Biomedical engineering is an interdisciplinary area of study that integrates knowledge from engineering with the biomedical sciences. It is a diverse field. Biomedical engineers work in systems ranging from medical devices to the design of artificial organs. Widener’s research includes nanotechnology application for kidney dialysis, Alzheimer’s detection, and breast cancer therapeutics. Biomedical engineers are interested in being of service to human health but do not routinely interact directly with patients.
The curriculum furthers students’ skills and understanding of both engineering and the life sciences and provides sufficient flexibility to encourage students to explore specializations within biomedical engineering. The overall aim is to produce high-quality, interdisciplinary engineers who are well-prepared for pursuit of further graduate or professional degrees and careers in industry. Employment opportunities exist in industry, hospitals, academic research institutes, teaching, national laboratories, and government regulatory agencies.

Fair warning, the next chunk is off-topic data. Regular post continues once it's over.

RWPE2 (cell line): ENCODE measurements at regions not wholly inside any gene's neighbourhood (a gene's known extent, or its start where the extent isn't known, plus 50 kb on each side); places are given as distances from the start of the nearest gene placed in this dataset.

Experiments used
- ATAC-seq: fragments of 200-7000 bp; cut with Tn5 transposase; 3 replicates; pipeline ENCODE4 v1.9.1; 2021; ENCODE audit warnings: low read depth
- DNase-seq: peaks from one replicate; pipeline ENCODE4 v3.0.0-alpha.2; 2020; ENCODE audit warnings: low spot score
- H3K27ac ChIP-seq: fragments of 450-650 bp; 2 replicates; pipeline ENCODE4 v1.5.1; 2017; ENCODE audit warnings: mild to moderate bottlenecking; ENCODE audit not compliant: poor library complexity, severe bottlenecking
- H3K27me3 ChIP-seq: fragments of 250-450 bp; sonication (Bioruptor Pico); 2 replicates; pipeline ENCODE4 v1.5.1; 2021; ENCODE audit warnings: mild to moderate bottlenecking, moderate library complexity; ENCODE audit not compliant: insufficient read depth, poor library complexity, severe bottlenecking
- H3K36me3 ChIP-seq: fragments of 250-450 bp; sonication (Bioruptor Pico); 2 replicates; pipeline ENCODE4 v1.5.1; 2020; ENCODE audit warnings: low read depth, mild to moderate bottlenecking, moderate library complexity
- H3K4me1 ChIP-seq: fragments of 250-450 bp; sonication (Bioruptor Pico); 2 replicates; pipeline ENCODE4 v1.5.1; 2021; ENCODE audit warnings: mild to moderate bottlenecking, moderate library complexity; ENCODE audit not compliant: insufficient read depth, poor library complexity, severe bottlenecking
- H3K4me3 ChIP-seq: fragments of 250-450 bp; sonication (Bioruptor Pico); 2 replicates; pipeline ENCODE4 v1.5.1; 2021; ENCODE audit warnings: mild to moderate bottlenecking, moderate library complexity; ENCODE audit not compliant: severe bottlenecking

The MSE degree can be completed with a thesis or non-thesis option. Students pursuing thesis must enroll in ENGR 691 and ENGR 692 in lieu of two technical electives.